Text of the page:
• 2, 3 As stated in Government v. Illinois Central R.R. Co., 34 Ill. App.2d 30, 180 N.E.2d 213:

"A motion for directed verdict should be allowed if * * * there is a total failure to prove one or more essential elements of the case * * * here, the element of due care by the decedent. The same rule is applicable in passing upon a motion for judgment notwithstanding the verdict * * *. There must be some evidence tending to prove due care by the decedent. The burden is on the plaintiff. Due care cannot be presumed from the mere fact of the happening of an accident and a consideration of the human instinct of self-preservation. Liability cannot rest upon imagination, speculation or conjecture, nor upon a choice between two views, equally compatible with the evidence, but must be based upon facts established by evidence fairly tending to prove them. If the record is without evidence of due care by the decedent, the decedent was necessarily guilty of contributory negligence as a matter of law, and the court should instruct the jury to render a verdict for the defendant. [Citation.]"

• 4 Plaintiff cites numerous authorities to the effect that whether a plaintiff was guilty of contributory negligence which was a proximate cause, is a question for determination by the jury, and contends that plaintiff's conduct as shown by the evidence presented was not so clearly and palpably negligent that all reasonable minds would agree that he did not exercise that degree of care and caution which reasonable, ordinary and prudent persons would exercise under the same circumstances. The question here however, is not whether all reasonable minds would conclude that plaintiff was guilty of contributory negligence, but whether there was a sufficient showing of due care on his part or a freedom from contributory negligence on his part. The burden of proof to so show was on plaintiff and it has not been met. Plaintiff contends that our holding in Smith v. Stopher, 125 Ill. App.2d 378, 261 N.E.2d 16, dictates a reversal of the case at bar. In that case the jury resolved the facts in favor of the ten-year-old plaintiff. Our disposition of the question of whether there was sufficient evidence of freedom from contributory negligence of the plaintiff was disposed of in the next to last paragraph of the opinion (125 Ill. App.2d 387, 261 N.E.2d 20) and was obviously based on the age of the plaintiff. We do not consider our holding in Smith here applicable. Here there is no evidence from which it can be inferred that plaintiff was properly or justifiably stopped on railroad tracks in the proper lane of traffic.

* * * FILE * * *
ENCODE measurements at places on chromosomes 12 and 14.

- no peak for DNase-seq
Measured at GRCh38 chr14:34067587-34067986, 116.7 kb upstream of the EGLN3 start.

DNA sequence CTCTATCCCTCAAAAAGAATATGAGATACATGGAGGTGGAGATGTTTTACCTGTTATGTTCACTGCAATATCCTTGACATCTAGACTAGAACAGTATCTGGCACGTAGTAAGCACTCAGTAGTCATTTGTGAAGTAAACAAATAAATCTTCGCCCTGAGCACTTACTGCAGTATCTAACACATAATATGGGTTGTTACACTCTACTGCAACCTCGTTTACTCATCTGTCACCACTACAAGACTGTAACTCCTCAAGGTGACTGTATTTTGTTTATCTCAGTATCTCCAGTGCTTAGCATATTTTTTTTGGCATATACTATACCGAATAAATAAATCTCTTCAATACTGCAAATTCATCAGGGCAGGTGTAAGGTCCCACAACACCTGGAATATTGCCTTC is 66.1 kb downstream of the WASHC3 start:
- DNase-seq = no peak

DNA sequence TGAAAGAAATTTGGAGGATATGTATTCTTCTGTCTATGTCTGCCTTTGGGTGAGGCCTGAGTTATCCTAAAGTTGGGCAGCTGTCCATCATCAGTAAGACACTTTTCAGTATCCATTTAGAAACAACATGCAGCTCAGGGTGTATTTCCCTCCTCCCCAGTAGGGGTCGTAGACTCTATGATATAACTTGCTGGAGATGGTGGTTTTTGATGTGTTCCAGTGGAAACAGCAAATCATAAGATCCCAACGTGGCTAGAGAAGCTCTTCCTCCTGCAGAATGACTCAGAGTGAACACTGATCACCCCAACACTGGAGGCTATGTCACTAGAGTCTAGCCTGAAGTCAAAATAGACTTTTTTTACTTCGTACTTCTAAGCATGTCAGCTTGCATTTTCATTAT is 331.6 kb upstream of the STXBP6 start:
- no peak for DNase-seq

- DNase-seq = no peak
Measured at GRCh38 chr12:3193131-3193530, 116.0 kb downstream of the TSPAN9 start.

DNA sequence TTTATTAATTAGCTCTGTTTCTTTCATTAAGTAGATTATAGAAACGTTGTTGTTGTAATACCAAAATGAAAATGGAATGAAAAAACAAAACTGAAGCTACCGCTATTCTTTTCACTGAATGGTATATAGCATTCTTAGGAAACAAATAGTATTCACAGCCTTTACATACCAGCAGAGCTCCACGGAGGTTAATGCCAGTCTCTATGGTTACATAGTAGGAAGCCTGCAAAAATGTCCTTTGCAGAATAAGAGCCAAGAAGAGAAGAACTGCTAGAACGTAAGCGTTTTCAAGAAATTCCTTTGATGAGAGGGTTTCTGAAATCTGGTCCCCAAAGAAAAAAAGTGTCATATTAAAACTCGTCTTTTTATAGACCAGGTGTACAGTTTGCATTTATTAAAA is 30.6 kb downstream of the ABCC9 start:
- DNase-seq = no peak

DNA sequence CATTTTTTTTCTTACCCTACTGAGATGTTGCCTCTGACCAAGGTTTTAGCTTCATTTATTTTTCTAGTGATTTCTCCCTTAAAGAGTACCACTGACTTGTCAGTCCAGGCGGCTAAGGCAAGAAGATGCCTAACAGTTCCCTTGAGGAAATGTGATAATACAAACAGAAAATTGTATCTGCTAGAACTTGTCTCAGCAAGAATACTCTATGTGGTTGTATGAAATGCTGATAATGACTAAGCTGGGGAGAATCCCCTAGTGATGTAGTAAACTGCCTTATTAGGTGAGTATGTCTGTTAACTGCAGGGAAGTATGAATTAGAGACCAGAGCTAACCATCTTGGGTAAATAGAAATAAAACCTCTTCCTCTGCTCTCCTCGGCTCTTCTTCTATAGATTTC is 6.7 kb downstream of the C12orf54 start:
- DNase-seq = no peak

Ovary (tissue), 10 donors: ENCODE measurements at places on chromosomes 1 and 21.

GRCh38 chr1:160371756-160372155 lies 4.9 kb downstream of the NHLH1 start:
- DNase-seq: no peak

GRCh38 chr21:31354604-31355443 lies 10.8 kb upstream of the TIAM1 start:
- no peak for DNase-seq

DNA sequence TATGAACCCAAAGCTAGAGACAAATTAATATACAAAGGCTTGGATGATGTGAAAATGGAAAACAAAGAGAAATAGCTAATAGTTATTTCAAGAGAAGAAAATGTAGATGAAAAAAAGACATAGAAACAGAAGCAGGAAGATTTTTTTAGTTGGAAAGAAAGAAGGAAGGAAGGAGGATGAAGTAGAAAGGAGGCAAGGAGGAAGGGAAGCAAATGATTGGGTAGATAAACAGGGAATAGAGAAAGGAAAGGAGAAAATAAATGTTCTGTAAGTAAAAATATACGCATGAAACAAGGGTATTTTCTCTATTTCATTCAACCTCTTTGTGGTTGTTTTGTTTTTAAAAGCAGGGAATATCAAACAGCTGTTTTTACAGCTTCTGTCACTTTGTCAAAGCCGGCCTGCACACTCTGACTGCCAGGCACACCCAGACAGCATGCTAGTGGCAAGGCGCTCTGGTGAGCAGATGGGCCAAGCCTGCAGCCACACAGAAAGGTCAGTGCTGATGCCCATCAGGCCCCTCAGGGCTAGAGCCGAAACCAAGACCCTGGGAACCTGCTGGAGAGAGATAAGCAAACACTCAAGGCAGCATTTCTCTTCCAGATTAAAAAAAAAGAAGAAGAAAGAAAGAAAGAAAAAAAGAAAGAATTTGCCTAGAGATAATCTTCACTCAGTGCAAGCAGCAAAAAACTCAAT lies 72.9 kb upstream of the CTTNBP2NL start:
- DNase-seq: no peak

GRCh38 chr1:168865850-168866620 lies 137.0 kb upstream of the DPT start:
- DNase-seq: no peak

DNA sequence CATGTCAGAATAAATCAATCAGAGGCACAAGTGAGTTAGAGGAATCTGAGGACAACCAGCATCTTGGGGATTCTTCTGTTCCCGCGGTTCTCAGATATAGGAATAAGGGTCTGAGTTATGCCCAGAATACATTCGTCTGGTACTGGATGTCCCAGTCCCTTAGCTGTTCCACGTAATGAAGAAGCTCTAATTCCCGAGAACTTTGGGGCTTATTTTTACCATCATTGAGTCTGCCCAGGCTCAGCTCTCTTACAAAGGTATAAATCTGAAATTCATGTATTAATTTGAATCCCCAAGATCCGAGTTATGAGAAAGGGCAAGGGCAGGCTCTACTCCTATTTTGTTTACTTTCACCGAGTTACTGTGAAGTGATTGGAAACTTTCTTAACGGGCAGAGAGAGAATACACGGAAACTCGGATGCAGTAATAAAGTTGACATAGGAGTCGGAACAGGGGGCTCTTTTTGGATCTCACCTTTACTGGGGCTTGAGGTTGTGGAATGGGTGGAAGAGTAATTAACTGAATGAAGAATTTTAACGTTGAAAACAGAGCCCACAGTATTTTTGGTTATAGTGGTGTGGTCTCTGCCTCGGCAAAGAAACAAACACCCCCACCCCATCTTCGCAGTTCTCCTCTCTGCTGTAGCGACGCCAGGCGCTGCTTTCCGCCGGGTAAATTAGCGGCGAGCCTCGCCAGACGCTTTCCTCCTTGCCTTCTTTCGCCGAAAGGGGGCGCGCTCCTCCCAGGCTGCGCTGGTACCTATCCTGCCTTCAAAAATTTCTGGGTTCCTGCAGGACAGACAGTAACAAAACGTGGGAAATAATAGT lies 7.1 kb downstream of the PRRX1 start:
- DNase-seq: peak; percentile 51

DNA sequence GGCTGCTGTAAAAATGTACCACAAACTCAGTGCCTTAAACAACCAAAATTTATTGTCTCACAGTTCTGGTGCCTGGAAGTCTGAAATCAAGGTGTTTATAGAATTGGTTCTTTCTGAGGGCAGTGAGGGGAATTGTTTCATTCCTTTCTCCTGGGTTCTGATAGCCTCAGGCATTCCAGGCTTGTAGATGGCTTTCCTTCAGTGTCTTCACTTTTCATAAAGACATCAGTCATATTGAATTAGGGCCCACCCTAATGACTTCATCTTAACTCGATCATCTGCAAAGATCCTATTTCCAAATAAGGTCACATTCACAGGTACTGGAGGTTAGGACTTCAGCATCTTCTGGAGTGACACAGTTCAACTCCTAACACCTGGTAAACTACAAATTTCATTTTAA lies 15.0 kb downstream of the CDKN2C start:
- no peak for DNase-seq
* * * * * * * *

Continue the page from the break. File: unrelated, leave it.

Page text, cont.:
• 5 It is further contended by the plaintiff that the court erred in striking certain testimony. We note that this issue was not raised in the plaintiff's post-trial motion, and is accordingly precluded from urging it for the first time on appeal. Chap. 110, Sec. 68.1(2), Ill. Rev. Stat.; Johnson v. Princeville Comm. H.S. Dist. 206, 65 Ill. App.2d 487, 212 N.E.2d 755.

For the foregoing reasons the judgment of the Circuit Court of Williamson County is affirmed.

Judgment affirmed.

CREBS, J., ...